By the act in question congress gave its sanction in advance, but upon the conditions that all railway companies desiring to use the bridge should have equal rights and privileges in the passage and in the use of the bridge, and of the machinery, fixtures and approaches, "under and upon such terms and conditions" as this court should prescribe, "upon hearing the proofs and allegations of the parties in case they should not agree." The power of congress over the subject was plenary. It exercised the power, and the International Bridge Company availed itself of the privileges and assented to the conditions of the legislative sanction. Congress could not delegate its legislative power to any other authority, nor could it confer jurisdiction upon this court to exercise any but judicial functions; and if the act in question, in any of its provisions, contravenes these maxims of constitutional law as to those provisions, it is inoperative. But the act is not obnoxious to these objections. It devolves upon this court simply the judicial functions of determining the rights of parties when they may be brought into controversy. The rights are created and established by the act; and this is the office of the legislative department. The power to adjudicate upon these rights, to ascertain, when controversy arises, their extent and value, and apply the appropriate remedy for their protection, is conferred upon the court; and this is the peculiar province of the judicial department. § 51. What is a judicial function as distinguished from an exercise of legislative power.

It is argued that the act attempts to confer upon the court the power to fix the rate of tolls which the International Bridge Company may charge, and that this is a legislative and not a judicial function. If congress had fixed the rate of tolls, as it had the right to prescribe the conditions upon which the franchise might be enjoyed, no other authority could have intervened to change these conditions. But suppose the act had, in terms, provided that the bridge company might charge reasonable tolls, would not this have been a complete

exercise of the legislative power, and would it not have remained for the judi cial department to decide, when controversy should arise, what were or were not reasonable tolls? And if the act had provided for such a determination by a judicial tribunal, would this have been unconstitutional? It seems to me clearly not. It is no less the exercise of judicial functions to prescribe a rule of conduct or protect the existence of a right during a future period, than it is to determine whether the right has been invaded in the past. It is one of the common offices of a court of equity to do this.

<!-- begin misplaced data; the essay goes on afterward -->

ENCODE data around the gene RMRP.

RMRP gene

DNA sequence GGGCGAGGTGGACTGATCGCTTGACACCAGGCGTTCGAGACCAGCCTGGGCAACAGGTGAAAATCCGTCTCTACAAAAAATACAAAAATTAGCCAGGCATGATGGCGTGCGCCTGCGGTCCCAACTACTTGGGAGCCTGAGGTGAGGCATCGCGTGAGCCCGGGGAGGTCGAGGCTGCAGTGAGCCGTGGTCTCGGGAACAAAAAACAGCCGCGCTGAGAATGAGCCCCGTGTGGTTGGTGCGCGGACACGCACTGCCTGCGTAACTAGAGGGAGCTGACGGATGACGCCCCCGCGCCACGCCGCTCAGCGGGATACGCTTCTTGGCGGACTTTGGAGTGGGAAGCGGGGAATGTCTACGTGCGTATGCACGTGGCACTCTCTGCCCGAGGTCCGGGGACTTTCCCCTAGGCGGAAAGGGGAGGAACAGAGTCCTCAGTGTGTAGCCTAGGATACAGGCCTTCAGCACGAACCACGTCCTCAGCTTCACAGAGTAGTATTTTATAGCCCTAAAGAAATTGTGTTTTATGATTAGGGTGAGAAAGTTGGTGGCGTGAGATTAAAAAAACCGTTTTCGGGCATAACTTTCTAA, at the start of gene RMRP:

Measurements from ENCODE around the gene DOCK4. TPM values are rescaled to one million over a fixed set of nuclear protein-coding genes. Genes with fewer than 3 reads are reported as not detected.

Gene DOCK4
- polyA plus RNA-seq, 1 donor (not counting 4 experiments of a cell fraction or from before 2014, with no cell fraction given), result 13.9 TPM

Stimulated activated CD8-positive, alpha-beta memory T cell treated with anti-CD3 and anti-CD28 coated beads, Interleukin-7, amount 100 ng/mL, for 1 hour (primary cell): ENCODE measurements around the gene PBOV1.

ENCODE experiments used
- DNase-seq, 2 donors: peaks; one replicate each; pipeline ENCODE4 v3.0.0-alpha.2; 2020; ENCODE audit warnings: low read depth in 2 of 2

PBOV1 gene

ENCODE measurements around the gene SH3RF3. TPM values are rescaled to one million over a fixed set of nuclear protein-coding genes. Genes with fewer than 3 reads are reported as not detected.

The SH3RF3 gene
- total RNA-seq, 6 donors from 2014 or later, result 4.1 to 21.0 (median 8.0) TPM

It is said that that which distinguishes a judicial from a legislative act is that the one is a determination of what the existing law is in relation to some existing thing already done or happened, while the other is a predetermination of what the law shall be for the regulation of all future cases falling under its provisions. It seems to me that this statement of the distinction is incomplete. It is essential to judicial action that there be parties and a controversy. Judgment is only pronounced after a hearing. That would not be judicial action which should determine the existing law in relation to some existing thing, already done or happened, without the intervention of parties and the existence of a controversy; and when there are parties and a controversy it is not less a judicial act because the determination regulates rights and obligations in the future, and the manner in which they shall be observed. The act of congress in effect provides that all the companies using the bridge shall have equal privileges in its use, and for a reasonable compensation, to be ascertained by the court if the parties cannot agree. The phraseology employed is unfortunate, and fairly suggests the objections which have been urged; but when the act refers the question of the conditions upon which an easement shall be enjoyed to a judicial tribunal for decision, after hearing the proofs and allegations of the parties, the implication is cogent that this decision shall proceed upon settled principles of law and equity, and not upon arbitrary discretion.

§ 52. Courts will uphold an act of congress whenever they can consistently do so. An act of congress will not be declared unconstitutional unless every reasonable doubt to the contrary is resolved against its validity; and it is the duty of courts so to construe the act as to uphold it, if possibly consistent with the language used. Had it been the intent of the act to confer jurisdiction upon the court simply to enforce equality, and prevent unfair discrimination for or against any of the several corporations in the use of the bridge, it would have been unnecessary to authorize the court to prescribe the "terms and conditions" upon which the various companies might use the bridge. It would have sufficed to confer jurisdiction in general terms over any controversy that might arise, and it would then have been competent for the court to enforce equality upon any of the principles and by any of the remedies known to the court. Effect must be given to the language used. The conclusion reached is also in harmony with considerations of a more general character. It can hardly be supposed that congress intended to grant unlimited authority to a corporation to fix any compensation it might see fit for the use of the bridge, because it would then be in the power of the corporation to do indirectly what it has not intended should be done. The bridge company could charge such tolls that no railway company could use the bridge unless it should be a stockholder, and thereby receive in dividends what it might pay out for tolls. The bridge was to be an enterprise of great public importance, and it is reasonable to suppose that congress intended carefully to guard the public interests which were concerned.


(6 Howard, 31-40. 1847.)

ERROR to U. S. Circuit Court, Southern District of Mississippi.